The title of this post is deliberately misleading. You’re all thinking of the cartoon and expecting a post about how oblivious the Reds are being. (Some clueless editor even added it as the featured image on the home page. Good work, Chad.)

Nope. Not today.

There’s a lot of hand-wringing around the internets, which is always accompanied by “I KNOW the Reds will/won’t do X and it means THEY WON’T COMPETE.”

Meh. I don’t know anything other than what’s happened and that baseball executives often say things for reasons that have nothing to do with telling the fanbase their intentions. Sometimes they want to mislead other teams. Sometimes they want to reassure players or coaches. We don’t know anything about what happens on the field until it does.

So here we go:

Part 1

What if Nick Senzel is playing second by June?

What if Jose Peraza – who is younger than those pitchers you all want to give another shot, who put up a .622 OPS at the same age that Davey Concepcion put up a .496 OPS, who made obvious changes in the second half, who was a highly-touted prospect for a reason, who has a reputation as a hard worker – progresses into being a decent hitter, just like Concepcion did?

What if Jesse Winker get 600 PAs?

What if the Reds decide the price for Christian Yelich is too high (and we don’t know what it is, but the Marlins would be smart to ask for the moon) and get by with Billy Hamilton and Phillip Ervin until Trammel is ready?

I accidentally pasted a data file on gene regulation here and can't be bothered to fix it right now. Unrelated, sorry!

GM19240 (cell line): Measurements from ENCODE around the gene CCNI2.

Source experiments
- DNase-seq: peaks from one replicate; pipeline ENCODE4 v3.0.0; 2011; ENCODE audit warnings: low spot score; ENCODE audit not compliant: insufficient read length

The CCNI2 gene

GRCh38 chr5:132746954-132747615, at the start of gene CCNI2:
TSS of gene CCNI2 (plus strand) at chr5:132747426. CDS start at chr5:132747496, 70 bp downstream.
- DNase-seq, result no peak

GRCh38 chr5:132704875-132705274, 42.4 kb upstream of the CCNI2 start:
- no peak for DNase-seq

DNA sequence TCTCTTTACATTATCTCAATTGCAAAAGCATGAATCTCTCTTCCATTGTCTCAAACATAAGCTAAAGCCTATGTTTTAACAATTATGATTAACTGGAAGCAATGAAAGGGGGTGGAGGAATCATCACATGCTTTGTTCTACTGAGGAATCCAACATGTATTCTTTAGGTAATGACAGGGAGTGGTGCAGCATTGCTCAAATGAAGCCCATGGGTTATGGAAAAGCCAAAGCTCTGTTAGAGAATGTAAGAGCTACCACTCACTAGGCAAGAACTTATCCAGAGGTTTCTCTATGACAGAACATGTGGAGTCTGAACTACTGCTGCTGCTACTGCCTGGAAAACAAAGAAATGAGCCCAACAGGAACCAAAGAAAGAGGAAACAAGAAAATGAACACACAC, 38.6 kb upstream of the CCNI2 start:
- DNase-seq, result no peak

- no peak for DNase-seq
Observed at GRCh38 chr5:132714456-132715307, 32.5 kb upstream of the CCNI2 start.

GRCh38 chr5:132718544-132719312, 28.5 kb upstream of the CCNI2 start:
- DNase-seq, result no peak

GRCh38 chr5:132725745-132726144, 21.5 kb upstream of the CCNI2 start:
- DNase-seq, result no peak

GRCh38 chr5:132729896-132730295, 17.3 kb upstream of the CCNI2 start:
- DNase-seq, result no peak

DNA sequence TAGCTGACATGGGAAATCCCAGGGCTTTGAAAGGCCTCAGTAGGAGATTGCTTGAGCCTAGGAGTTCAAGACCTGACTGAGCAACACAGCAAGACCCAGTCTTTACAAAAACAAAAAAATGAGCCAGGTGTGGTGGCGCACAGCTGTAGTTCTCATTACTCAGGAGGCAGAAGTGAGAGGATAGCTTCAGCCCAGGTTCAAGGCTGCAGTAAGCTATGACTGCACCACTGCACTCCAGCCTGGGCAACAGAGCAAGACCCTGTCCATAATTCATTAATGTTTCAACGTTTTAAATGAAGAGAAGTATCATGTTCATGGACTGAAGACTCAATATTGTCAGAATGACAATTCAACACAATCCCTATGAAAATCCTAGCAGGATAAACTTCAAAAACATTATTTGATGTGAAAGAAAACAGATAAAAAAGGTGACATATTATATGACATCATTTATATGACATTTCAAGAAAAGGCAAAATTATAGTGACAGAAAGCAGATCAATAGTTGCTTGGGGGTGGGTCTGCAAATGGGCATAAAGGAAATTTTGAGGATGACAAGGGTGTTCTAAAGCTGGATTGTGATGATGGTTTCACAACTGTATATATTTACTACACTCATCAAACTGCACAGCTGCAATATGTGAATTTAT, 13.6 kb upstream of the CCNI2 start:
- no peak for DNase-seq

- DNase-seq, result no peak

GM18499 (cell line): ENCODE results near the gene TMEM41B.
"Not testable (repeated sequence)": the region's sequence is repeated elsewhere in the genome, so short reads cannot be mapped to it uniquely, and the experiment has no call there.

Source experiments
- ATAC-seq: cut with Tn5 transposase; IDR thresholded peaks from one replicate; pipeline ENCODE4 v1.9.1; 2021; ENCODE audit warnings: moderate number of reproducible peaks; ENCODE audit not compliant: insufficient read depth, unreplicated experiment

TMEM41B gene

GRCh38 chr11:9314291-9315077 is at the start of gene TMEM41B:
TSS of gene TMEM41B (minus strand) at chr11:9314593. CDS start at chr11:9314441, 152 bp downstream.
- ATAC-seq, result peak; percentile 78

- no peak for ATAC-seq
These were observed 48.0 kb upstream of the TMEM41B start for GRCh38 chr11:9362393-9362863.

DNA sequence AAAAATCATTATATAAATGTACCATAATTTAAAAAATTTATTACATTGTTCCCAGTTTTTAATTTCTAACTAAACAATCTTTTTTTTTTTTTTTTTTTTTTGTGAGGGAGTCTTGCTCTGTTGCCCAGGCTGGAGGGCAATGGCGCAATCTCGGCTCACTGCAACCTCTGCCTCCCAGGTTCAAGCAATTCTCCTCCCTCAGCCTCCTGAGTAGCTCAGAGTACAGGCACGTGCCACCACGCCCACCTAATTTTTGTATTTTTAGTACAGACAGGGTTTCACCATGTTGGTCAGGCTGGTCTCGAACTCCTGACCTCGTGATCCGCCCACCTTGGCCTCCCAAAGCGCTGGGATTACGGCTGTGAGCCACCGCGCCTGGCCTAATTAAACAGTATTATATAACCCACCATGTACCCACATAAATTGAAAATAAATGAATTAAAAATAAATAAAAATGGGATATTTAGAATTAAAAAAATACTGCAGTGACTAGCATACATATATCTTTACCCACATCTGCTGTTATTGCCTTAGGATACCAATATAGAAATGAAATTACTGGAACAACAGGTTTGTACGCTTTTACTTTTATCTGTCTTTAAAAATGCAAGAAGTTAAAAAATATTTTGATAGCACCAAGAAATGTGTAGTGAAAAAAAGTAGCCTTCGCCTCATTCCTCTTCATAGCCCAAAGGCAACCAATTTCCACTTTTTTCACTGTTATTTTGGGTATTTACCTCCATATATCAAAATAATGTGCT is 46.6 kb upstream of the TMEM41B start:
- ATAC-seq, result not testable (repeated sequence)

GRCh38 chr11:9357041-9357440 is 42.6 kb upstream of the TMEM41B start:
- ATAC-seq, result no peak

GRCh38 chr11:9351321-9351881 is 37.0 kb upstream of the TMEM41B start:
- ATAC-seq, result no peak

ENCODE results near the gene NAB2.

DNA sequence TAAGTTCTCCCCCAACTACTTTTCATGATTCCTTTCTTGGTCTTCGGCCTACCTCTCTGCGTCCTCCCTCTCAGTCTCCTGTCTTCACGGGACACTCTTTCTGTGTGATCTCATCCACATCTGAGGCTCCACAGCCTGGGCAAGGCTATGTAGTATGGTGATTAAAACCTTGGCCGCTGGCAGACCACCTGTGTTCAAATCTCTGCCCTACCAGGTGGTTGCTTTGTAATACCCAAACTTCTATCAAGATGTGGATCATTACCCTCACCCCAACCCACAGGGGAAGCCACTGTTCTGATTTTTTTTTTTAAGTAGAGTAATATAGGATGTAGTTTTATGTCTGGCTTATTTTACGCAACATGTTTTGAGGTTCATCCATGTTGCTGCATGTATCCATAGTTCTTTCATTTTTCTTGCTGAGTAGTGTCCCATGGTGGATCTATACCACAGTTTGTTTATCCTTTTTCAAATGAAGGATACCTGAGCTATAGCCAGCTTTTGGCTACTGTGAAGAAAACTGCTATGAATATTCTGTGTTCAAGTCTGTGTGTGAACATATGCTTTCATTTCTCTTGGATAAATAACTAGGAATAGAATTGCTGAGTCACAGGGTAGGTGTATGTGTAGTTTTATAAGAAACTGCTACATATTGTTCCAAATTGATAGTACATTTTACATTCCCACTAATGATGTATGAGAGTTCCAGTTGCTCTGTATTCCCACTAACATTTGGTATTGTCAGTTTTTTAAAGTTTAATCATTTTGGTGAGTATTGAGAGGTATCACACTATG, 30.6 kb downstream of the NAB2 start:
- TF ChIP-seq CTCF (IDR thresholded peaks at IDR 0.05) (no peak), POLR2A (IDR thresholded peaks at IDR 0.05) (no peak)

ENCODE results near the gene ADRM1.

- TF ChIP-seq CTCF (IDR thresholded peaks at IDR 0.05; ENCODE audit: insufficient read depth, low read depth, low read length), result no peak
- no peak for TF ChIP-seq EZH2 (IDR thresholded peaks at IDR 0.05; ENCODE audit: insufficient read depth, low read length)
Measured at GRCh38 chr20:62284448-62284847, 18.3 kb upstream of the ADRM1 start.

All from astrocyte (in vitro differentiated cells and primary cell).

What if the lineup on June 15 is: Winker, Senzel, Joey Votto, Eugenio Suarez, Scott Schebler, Tucker Barnhart, Peraza, Hamilton?

What if the Reds don’t sign more pitching? At this point, I don’t know anyone who doesn’t think Sal Romano and Robert Stephenson and Tyler Mahle all need to be given a shot after what they showed last year. Which means you just need two out of Homer Bailey, Luis Castillo, Anthony DeSclafani, and Brandon Finnegan to be healthy. Given that, what if the pitching is fine?

Could you live with that? I think I could.


Part 2

What if Billy Hamilton is traded and brings back (one way or another) a shortstop?

What if prospects turn into Christian Yelich?

What if a genuine Major League Brand Starting Pitcher (TM) gets signed?

What if those things happen and most of the rest of Part 1 happens?

Could you live with that? I think I could.


Part 3

The point, over all, is this: the Reds have – by broad consensus – a VERY strong farm system. They’ve drafted well and are starting to see the results. It puts them in a position to be patient or, if they can make things match up, to push forward.

I know there are others who think the way the pitching was handled last year was a disaster. I disagree. I think too many guys were hurt and you can’t just send kids out there when they aren’t ready unless you want them to fail. Cody Reed is on record that it messed with his head. Amir Garrett was, apparently, not healthy for much of the year. Romano was hurt for part of the year. Stephenson wasn’t exactly lighting it up at Louisville until he finally figured it out late in the year. So I think they did the best they could with what they had in a year when they were unlikely to compete anyway.

So this year, let’s see. To start, at least, they have two possible paths. I’m fine with either. It’s what they do once things start to happen (either good or bad things) that I’ll be watching.